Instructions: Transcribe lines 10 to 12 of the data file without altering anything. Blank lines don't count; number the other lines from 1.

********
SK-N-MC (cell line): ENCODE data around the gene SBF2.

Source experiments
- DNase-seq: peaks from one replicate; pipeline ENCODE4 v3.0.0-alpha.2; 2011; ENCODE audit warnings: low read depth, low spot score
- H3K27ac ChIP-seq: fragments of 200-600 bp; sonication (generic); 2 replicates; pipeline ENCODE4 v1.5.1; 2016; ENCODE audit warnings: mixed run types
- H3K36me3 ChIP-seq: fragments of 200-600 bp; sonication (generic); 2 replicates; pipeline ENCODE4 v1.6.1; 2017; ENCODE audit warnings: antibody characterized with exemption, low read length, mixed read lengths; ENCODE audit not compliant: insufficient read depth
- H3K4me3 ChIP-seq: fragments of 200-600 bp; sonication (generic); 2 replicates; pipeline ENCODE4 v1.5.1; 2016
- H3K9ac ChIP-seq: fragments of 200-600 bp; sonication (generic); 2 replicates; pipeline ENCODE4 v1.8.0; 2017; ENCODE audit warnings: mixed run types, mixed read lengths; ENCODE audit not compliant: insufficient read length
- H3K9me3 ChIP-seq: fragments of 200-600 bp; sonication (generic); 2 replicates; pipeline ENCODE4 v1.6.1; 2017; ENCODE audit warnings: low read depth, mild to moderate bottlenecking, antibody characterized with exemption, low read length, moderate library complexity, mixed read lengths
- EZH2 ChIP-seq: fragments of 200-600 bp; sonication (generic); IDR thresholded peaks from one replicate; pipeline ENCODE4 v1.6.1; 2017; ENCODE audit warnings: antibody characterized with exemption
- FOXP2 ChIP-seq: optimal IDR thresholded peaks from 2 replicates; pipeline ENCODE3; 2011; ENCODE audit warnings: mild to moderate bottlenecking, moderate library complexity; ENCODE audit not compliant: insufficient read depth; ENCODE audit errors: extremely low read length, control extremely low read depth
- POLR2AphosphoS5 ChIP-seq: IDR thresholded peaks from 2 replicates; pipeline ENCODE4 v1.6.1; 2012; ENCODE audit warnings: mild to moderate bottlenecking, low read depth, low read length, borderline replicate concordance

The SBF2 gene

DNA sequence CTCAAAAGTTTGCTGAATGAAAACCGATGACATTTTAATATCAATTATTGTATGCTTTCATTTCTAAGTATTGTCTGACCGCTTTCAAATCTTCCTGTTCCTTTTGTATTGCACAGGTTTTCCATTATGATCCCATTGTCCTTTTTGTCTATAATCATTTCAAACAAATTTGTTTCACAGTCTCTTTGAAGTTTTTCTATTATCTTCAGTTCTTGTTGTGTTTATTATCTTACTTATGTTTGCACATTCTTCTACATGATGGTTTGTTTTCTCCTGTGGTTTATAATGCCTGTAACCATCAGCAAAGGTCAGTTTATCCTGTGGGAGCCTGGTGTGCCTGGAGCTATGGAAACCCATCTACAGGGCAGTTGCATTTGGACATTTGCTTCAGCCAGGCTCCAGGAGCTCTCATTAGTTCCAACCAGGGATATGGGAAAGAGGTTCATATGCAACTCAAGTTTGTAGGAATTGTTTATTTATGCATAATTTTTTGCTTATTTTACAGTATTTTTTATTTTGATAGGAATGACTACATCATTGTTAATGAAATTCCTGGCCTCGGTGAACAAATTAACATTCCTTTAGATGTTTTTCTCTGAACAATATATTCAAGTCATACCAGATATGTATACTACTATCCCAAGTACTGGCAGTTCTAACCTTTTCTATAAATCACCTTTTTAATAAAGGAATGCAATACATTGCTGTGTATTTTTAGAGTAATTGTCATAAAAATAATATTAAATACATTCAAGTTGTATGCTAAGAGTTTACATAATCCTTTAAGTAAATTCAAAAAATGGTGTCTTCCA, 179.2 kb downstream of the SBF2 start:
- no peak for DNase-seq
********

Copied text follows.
- FOXP2 ChIP-seq: optimal IDR thresholded peaks from 2 replicates; pipeline ENCODE3; 2011; ENCODE audit warnings: mild to moderate bottlenecking, moderate library complexity; ENCODE audit not compliant: insufficient read depth; ENCODE audit errors: extremely low read length, control extremely low read depth
- POLR2AphosphoS5 ChIP-seq: IDR thresholded peaks from 2 replicates; pipeline ENCODE4 v1.6.1; 2012; ENCODE audit warnings: mild to moderate bottlenecking, low read depth, low read length, borderline replicate concordance

The SBF2 gene